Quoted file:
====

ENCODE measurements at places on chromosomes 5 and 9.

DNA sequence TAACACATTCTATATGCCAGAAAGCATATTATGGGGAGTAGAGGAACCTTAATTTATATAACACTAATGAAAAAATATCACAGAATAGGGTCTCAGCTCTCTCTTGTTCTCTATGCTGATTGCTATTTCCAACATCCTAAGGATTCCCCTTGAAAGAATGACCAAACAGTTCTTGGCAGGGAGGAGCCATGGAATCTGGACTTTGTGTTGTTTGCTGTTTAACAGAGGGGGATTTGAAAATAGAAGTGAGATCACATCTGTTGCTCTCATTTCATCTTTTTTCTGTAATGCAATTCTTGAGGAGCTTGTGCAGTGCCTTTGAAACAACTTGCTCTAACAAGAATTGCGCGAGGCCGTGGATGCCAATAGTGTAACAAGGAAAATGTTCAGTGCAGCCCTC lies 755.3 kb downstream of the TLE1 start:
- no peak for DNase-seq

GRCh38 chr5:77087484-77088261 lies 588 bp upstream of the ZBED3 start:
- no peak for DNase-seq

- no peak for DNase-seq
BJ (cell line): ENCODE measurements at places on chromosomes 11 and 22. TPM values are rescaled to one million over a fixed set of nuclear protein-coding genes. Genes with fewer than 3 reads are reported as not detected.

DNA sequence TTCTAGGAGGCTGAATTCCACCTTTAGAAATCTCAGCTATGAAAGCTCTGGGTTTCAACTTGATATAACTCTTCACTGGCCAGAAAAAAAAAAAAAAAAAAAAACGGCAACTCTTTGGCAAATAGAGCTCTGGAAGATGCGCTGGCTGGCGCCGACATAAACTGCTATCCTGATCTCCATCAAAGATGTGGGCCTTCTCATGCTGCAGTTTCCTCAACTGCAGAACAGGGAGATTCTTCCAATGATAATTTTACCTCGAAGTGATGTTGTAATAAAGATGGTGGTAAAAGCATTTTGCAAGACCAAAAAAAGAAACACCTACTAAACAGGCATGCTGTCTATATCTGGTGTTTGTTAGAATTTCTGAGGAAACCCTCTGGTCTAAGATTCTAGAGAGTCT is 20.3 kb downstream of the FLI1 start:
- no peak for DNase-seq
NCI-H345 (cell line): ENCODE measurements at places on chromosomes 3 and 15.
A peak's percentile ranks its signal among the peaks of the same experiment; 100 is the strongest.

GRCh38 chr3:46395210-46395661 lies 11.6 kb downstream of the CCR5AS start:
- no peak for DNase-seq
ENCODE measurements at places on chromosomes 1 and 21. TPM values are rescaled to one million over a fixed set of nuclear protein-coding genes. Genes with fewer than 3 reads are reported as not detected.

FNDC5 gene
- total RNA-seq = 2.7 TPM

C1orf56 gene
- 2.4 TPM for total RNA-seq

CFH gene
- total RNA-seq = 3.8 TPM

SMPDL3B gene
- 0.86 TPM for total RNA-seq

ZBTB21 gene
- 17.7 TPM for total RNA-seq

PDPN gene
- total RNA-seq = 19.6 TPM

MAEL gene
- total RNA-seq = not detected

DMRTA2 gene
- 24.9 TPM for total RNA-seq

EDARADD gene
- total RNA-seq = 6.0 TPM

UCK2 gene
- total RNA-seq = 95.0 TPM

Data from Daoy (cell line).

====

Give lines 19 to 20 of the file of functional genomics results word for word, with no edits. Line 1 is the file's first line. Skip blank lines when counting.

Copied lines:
CFH gene
- total RNA-seq = 3.8 TPM